Sidi Touré "Toubalbero (Thrill Jockey)"
Mali musician extraordinaire Sidi Touré is back with another joyous, optimistic collection of songs on Toubalbero (Thrill Jockey). Generally, I don’t think I’m smart enough to describe world music. Thankfully someone at Thrill Jockey is. “Touré has created a danceable, dynamic, and joyous album played with some of the most exciting new faces on the Mailian music scene. A revered leader who has his feet deep in the Northern Mali music tradition has created an album, despite the region’s significant political challenges, that brims with optimism.” Thanks TJ! Seriously though, this is as much fun as you can have listening to music. Just try and not let a smile take over your face as you check out the blissful “Heyyyeya.”
Hawthonn "Red Goddess (Of This Men Shall Know Nothing) (Ba Da Bing!)"
I cannot tell a lie. Hawthonn’s new LP Red Godess (Of This Men Shall Know Nothing) is in turns frightening and hauntingly beautiful. So at times, it can take you to a place of serene calm with passages that ache with the gorgeousness of sunsets. Other times, it’s gonna sound like a murder man has you tied up in his damp basement and this is the soundtrack he’s gonna play as he decides how miserable he’s gonna make your last remaining minutes. So yeah, it’s a little from column A and a little from column B. But both columns are fun, as is evidenced by the Philip Glass meets Buffalo Bill sounds of “Misandrist.”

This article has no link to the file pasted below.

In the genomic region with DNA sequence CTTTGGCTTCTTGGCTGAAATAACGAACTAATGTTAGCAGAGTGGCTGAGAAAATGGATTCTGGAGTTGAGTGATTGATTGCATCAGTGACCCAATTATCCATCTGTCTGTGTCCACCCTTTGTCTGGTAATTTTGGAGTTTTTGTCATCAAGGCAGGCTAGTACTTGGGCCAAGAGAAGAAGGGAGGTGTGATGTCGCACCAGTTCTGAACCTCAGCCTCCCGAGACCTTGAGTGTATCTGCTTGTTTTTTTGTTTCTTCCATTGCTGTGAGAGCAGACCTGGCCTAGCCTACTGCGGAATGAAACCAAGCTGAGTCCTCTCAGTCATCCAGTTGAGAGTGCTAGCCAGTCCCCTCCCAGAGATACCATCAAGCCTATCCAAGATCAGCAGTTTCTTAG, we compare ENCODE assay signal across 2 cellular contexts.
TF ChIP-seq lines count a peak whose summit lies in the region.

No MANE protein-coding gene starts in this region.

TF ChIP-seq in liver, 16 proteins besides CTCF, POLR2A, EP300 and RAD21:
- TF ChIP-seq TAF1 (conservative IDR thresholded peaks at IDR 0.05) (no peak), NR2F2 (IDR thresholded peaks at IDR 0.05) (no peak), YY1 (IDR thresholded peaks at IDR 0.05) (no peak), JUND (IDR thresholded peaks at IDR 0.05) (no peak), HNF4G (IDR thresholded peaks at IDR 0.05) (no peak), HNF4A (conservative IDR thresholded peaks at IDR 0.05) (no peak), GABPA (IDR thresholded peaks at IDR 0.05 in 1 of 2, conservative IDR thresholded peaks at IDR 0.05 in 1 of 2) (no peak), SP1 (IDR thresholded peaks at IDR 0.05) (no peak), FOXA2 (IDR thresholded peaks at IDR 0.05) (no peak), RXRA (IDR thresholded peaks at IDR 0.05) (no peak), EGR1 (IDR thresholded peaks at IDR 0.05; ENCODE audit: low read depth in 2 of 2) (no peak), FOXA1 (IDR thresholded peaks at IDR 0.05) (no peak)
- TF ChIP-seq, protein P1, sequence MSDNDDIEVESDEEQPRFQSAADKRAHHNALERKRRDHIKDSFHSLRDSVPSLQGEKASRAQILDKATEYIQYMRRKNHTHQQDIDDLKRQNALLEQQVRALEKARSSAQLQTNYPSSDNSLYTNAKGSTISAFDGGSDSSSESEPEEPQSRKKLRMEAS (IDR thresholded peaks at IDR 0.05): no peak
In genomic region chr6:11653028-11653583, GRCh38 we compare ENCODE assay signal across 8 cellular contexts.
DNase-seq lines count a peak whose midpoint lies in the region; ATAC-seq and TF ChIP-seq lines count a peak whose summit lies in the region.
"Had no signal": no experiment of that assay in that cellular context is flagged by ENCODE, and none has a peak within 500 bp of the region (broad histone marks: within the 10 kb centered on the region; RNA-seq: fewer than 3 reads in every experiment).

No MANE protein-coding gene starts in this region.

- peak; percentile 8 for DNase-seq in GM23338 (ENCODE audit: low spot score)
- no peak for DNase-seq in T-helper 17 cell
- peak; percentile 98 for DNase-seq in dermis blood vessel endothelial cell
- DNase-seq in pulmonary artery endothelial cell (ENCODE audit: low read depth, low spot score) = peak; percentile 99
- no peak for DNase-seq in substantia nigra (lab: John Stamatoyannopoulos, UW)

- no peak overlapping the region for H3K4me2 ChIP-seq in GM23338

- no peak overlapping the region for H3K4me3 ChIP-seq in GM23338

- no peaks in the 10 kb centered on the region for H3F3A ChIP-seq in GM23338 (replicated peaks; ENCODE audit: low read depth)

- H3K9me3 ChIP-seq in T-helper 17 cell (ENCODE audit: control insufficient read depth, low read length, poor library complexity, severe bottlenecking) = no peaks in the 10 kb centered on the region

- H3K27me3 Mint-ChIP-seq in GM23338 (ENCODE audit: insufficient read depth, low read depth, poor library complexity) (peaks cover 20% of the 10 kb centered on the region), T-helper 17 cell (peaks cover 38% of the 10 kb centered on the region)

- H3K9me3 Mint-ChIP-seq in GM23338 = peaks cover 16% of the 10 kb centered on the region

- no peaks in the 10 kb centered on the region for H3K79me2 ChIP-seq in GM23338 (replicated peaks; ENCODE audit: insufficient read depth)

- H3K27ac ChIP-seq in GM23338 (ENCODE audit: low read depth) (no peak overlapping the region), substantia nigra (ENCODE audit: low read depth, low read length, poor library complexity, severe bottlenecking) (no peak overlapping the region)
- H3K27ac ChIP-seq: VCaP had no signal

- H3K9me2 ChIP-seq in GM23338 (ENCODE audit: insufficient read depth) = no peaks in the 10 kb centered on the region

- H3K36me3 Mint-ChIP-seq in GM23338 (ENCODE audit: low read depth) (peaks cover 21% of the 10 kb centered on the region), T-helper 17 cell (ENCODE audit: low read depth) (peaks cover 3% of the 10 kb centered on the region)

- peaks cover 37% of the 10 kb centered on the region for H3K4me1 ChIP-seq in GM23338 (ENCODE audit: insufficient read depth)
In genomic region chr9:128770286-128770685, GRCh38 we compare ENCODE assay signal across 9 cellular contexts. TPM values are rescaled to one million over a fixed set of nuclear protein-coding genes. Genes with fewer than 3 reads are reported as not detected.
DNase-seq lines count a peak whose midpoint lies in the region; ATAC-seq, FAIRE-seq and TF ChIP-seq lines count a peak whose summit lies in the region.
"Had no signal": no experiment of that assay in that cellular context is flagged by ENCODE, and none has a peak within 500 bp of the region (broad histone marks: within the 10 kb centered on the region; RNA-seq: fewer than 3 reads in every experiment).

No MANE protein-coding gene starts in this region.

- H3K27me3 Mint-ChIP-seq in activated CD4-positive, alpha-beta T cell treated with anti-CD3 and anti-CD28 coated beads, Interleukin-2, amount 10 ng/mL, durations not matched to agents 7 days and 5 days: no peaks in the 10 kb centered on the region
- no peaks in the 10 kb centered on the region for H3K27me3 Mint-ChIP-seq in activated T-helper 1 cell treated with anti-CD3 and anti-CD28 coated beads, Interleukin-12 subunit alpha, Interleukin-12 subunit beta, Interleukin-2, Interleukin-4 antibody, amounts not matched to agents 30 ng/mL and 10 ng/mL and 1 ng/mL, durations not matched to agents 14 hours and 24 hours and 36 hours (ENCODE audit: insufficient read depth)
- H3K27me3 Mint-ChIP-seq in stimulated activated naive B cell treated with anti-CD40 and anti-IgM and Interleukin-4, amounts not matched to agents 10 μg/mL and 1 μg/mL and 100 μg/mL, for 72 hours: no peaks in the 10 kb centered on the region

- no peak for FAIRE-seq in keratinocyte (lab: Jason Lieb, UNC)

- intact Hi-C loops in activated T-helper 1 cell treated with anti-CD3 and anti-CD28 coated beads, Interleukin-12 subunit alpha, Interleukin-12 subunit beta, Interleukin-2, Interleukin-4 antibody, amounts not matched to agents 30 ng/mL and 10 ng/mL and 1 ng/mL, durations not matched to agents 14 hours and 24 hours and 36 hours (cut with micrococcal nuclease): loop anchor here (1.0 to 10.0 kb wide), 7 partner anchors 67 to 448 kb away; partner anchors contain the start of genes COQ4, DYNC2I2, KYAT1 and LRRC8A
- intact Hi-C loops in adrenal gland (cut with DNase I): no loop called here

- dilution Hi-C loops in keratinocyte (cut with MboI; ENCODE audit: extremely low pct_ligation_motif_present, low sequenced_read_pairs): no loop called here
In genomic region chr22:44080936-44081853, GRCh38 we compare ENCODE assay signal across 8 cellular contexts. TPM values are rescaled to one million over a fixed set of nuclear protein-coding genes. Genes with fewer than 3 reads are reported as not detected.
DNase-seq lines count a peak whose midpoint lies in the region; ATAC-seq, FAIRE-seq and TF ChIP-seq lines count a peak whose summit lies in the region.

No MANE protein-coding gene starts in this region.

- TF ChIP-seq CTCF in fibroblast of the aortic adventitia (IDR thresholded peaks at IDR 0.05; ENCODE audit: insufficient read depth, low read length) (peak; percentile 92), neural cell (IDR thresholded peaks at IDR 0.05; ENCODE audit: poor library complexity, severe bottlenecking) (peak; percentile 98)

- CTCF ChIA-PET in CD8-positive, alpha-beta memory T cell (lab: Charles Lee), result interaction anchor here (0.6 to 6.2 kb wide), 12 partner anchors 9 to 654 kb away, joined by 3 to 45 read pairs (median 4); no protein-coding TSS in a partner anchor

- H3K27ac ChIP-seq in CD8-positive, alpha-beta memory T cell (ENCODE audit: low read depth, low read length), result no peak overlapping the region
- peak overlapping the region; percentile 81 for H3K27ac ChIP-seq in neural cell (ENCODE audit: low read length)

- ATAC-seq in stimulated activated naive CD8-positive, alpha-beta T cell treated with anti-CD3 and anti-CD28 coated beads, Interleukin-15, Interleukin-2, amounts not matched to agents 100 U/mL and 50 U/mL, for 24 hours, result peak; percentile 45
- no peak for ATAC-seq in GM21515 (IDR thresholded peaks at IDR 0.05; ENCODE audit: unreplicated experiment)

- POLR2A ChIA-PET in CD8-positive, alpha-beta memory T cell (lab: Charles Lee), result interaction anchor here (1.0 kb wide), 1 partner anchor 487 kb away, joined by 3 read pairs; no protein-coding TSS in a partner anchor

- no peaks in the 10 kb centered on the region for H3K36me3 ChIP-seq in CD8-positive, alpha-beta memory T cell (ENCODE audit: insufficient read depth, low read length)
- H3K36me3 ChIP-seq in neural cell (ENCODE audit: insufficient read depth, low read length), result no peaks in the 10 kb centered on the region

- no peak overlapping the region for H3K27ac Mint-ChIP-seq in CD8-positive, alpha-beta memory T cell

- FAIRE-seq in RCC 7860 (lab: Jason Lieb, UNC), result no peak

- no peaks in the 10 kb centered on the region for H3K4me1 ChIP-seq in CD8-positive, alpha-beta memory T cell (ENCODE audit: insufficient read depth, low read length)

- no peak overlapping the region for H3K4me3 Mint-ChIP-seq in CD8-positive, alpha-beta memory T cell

Your Food "Poke It With A Stick (Drag City)"
Sure, most people have never heard of Your Food or their only LP Poke It With A Stick. But those who have hold in in such high regard that they’d likely love to tell you about it in great detail at any opportunity. Thanks to Drag City, now we can all become like those chosen few who happened to stumble upon this long out of print, highly collectable album from the KY post-punks. How music that sounded like this was being recorded in KY in the days before the internet 700 miles away from their angular sound’s NYC epicenter is baffling. Sounding a little bit like rhythm obsessed NY bands ESG or Bush Tetras, this is sure to get your motor running. Check out the first track from the reissue, “Leave.”
Alasdair Roberts, Amble Skuse, & David McGuinness "What News (Drag City)"
Alasdair Roberts is back with another heaping helping of traditional folk songs. Sung with his unique voice, which sounds timeless, coupled with his sparse arrangements consisting mostly of piano, Dulcitone (an instrument that plays tuning forks instead of strings) and modern hints of electronics via his collaborators Amble Skuse and David McGuinness, this is a collection that could come from literally anyones music collection. It wouldn’t be surprising if your grandparents had What News (Drag City) on their shelf, nor would it be out of place in a collection from someone with an immaculately curated selection of records. Check out “Johnny O’The Brine” and remember what Llewyn Davis said: “If it was never new, and it never gets old, then it’s a folk song.”